“when I meet a handicapped person who smiles I realize that life is stronger than sorrow, suffering and depression. There are no losers or winner in life, but people who are able or unable to smile.” These are father’s June Ongart simple, but inspiring, words and these words come from his daily missionary life.
Father June is a young priest, ordained only seven years ago, he has the rare gift of breaking walls and create intimacy with the people he speaks with. His smile is contagious and his ability to listen opens the door to a deep and fruitful dialogue.
This Oblate of Mary Immaculate loves the poor and he is able to create a relationship of trust and esteem with them. His way of serving them is not paternalist at all, on the opposite, the most abandoned see him as a brother as a family member who takes care of them and they don’t find strange his way of helping them.
Father June’s field of action is wide, he is the parish priest of the main parish in Pethchabun, Our Lady of Lourdes, but this commitment doesn’t seem to be enough for him. He also helps in a well-known school in Petchabun, Saint Joseph School, but also this work is like a diversion for him, his main concerns are the poor, the most abandoned. Pope Francis urges us to cross the border, but father June doesn’t find it difficult because this is already his way of life, his habit. He doesn’t wait for the poor at his parish, they could not go there, he goes to look for them in their houses and he is not happy until he finds them, until he sits at their side and talks long hours with them.
“Form me – he says – poverty, hardship are great challenges. I wander how handicapped, poor, abandoned people can be happy when they are in this situation, but when I sit at their table and listen to them I discover their world of suffering and sorrow, but also of courage and strength. Life is battlefield that trains and help them to succeed in the struggle against discomfort and depression. When I see them smiling I understand that life is stronger than sorrow, it has meaning in itself. Their stories are a great lesson for me, they help my faith and they allow me to see God inside their sorrow.”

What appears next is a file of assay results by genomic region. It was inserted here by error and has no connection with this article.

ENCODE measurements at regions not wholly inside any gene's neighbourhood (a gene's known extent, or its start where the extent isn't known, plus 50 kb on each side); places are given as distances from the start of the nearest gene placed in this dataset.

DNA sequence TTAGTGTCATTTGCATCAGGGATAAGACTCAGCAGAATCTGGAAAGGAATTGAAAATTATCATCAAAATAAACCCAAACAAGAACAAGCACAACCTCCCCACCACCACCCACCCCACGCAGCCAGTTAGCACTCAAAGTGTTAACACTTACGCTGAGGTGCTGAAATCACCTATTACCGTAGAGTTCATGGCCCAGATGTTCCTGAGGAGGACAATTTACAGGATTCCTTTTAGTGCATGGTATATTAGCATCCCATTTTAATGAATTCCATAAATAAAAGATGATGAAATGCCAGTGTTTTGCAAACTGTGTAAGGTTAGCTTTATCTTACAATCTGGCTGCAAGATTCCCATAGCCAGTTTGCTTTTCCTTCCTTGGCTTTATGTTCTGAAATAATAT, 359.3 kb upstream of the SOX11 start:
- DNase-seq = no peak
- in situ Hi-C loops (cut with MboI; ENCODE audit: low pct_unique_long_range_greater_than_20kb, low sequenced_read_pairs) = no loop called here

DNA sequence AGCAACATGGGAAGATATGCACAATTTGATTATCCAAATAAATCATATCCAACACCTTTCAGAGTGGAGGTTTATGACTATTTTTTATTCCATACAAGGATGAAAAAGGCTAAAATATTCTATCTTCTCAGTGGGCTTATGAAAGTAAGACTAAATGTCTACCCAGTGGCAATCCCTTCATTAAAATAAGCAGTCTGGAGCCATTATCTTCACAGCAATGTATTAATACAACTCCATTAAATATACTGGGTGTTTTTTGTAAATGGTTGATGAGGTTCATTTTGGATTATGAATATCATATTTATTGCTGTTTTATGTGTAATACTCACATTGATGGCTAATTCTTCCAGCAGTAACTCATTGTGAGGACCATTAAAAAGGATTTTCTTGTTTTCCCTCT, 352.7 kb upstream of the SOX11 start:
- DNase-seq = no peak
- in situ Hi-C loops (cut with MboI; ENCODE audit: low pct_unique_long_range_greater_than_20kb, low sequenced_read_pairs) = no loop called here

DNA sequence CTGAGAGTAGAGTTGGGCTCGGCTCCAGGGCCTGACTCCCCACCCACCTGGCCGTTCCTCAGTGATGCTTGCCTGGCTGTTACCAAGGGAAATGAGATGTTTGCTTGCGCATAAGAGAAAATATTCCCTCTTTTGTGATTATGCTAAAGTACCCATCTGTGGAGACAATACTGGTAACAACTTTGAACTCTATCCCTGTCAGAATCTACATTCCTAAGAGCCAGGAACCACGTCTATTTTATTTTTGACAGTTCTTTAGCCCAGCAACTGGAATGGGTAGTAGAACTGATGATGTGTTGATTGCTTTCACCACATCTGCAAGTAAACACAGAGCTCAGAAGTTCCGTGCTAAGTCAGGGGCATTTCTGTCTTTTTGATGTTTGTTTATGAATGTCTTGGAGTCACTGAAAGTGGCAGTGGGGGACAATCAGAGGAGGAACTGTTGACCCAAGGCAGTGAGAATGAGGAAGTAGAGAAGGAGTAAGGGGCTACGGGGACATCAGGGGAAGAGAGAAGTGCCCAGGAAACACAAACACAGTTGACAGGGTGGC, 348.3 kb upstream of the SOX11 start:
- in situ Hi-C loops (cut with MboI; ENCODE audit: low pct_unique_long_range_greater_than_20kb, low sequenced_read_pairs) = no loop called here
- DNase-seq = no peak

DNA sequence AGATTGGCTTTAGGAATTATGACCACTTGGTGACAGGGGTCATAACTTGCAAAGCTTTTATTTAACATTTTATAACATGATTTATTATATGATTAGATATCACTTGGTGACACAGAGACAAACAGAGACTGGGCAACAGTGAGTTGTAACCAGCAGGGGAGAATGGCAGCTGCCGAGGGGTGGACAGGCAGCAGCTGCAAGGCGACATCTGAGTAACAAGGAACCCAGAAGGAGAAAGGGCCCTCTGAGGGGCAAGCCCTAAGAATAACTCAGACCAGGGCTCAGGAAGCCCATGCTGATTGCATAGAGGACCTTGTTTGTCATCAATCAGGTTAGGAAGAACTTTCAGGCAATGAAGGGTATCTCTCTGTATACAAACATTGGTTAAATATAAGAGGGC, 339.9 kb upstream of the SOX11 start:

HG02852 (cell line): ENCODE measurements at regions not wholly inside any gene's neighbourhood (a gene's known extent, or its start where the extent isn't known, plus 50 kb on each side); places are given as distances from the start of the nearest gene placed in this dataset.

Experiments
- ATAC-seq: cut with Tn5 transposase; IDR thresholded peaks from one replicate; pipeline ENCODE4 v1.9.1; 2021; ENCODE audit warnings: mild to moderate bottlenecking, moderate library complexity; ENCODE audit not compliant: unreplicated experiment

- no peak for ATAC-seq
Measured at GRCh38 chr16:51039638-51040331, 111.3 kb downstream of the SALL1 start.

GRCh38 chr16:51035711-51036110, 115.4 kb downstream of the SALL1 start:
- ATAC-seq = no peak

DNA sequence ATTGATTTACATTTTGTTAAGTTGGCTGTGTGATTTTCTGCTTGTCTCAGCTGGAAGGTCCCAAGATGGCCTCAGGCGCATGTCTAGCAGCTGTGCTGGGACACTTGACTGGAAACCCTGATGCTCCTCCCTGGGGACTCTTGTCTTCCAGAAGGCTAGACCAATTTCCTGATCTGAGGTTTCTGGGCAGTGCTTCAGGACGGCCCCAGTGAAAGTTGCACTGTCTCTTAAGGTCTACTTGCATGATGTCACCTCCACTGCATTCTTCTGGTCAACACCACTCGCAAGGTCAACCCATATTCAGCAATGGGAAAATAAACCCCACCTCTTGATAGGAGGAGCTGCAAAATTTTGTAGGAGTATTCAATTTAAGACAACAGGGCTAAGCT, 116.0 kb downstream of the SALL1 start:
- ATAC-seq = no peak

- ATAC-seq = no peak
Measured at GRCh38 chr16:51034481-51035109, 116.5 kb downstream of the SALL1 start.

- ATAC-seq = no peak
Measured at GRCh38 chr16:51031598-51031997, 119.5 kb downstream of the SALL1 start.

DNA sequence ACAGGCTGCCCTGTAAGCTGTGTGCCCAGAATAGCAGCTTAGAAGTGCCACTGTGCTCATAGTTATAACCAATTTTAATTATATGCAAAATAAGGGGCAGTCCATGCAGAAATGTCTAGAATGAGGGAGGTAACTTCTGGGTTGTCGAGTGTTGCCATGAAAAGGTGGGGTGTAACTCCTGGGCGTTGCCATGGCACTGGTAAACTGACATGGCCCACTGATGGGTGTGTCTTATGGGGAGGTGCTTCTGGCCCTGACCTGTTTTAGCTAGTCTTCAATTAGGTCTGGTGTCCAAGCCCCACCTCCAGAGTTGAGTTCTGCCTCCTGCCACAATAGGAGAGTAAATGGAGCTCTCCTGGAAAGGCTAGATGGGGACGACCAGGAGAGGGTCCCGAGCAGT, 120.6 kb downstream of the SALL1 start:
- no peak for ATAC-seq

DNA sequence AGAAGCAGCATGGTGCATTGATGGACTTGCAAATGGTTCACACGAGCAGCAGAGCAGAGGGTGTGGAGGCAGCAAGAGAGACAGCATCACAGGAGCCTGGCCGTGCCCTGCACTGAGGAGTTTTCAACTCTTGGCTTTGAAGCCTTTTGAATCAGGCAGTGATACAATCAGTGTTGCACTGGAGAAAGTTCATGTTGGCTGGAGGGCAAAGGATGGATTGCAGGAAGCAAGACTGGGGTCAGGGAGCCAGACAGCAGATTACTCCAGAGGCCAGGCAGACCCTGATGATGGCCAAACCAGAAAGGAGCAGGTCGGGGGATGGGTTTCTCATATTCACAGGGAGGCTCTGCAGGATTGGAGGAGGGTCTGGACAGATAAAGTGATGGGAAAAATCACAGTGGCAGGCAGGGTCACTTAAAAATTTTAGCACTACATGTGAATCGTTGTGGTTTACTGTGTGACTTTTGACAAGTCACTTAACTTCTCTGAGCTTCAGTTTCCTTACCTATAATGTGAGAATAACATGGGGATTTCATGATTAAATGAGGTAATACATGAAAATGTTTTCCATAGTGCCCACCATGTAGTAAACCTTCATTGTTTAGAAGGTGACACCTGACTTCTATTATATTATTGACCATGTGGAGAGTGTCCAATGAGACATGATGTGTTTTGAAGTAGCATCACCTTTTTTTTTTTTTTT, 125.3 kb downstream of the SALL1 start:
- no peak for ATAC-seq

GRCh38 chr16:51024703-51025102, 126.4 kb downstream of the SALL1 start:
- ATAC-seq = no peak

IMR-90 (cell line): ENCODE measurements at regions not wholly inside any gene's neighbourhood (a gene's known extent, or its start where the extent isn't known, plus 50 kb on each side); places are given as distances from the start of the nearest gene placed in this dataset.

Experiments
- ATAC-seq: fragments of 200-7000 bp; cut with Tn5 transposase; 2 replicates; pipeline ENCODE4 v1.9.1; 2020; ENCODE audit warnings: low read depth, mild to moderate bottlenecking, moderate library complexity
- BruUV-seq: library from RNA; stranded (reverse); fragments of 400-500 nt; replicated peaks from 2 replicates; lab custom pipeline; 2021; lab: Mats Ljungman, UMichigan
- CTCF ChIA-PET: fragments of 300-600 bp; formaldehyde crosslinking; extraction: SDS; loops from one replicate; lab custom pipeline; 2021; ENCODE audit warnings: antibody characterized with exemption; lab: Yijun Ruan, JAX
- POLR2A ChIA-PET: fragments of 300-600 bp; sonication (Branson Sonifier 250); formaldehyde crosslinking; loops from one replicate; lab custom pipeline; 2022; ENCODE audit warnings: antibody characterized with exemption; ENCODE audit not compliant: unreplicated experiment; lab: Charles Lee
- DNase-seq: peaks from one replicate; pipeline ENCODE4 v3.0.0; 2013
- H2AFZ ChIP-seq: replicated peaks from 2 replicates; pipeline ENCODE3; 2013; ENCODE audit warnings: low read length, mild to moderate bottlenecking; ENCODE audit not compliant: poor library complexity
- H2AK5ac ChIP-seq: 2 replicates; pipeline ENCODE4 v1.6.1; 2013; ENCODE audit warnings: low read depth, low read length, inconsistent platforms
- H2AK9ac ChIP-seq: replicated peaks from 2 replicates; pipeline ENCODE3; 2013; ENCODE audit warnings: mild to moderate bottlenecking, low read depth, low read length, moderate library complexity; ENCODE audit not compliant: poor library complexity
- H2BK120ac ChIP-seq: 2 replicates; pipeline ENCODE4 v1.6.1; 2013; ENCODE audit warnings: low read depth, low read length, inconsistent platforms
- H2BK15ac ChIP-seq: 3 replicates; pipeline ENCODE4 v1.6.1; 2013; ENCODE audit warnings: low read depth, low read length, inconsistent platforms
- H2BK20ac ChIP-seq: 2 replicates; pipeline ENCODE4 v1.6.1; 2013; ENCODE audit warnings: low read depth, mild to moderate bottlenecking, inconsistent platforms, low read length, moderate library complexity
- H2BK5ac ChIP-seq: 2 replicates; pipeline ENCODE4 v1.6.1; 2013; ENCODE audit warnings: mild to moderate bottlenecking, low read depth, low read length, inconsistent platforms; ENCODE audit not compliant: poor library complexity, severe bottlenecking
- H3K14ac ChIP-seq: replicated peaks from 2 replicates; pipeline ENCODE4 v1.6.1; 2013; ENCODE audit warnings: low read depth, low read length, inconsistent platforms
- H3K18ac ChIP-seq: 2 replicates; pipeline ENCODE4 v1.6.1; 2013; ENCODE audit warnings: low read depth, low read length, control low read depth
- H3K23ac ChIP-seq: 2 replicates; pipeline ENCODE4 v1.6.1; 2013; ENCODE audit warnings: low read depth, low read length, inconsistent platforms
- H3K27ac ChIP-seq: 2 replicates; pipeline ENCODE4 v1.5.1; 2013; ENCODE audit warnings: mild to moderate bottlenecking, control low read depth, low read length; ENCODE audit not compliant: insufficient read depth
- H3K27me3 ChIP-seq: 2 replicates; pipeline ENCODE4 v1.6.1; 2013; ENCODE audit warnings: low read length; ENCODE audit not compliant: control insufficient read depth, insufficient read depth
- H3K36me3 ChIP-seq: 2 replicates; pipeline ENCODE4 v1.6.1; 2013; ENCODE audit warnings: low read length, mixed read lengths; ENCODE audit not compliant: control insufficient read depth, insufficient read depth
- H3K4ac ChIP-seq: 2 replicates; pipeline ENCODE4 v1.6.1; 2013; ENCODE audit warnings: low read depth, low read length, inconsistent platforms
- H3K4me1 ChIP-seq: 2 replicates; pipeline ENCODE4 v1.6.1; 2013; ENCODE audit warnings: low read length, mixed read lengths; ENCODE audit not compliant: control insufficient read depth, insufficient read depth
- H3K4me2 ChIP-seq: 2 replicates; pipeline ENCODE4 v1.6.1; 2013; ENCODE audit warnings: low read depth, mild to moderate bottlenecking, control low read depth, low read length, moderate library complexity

Father June travels all day. Often he comes back home late night or he lives the community after dinner because somebody calls him, somebody needs his help. His life has no rules except for the rule of serving the poor and this makes it – he says – very exciting. He helps handicapped people in the villages where he works; he builds them small houses where they can stay with some comfort; he looks for wheelchair so they can go around easily; he tries to create jobs, or he looks for employment for unemployed poor people – this commitment is very though he said – ; he brings the sick to the hospital, he talks with the doctors, he takes care of them when they go back home. But his greater concern is the fate of youth, the children. “The kids – he says – should go to school, they have to prepare themselves to face the hardship of life so they need an environment full of values, able to help them to grow”. This young missionary is never tired to look for good schools that can welcome his kids, if they have nowhere to go they can stay at his parish, when they have problem at school he goes to speak with them.
Father June is a member of an old tribe present in the Northern part of Thailand: The Pakayo. He doesn’t speak much, as costume among these people, but during our conversation he became very talkative, he raised his voice and I had the impression that the poor he speaks about are there, in front of him, with their load of problems and needs. It seems as if he has to do something, immediately, on the spot because there is no more time to loose, the poor have been waiting enough, he says.
“When I meet these people: poor, disabled, HIV positive children, I tell myself that it’s not fair, it’s not their fault, they did nothing wrong to deserve such a fate. But when I calm down I feel that I have to do something because my care can changes something in their life. When I see a smile in their lips I realize that hope is growing in them and this confidence move them to help others. It’s a miracle! At the end of the day, every human being needs love, attention, care, every human being needs to be noticed and this sight gives value to one’s life. I received this kind of love and I know that it can do miracles so I want to give it to the people I meet, especially to the ones who had never experienced it.”
At this point of our conversation no more questions are needed, father June tells his experiences with enthusiasm and precision and I realize that the small things he talks about are the fruits of the Gospel values deeply rutted in his heart. “Once – he said – I was ready to celebrate the funeral of an old, abandoned lady, she was so badly depressed that her body didn’t react to any stimulation. She was really at the verge of death. But when she realized that somebody cared for her she started to recover, she didn’t need funeral anymore, but she started to smile. Now she has a small house, she is no more depressed and she feels that life is worthy to be lived. This woman is a living sign of what care can do. Care, love is really life and I believe the this is our missionary job, we have to tell the people, especially the poor, the suffering, the despaired, that God loves them, He care for them, ad they are not useless or, how they say nowadays, losers”.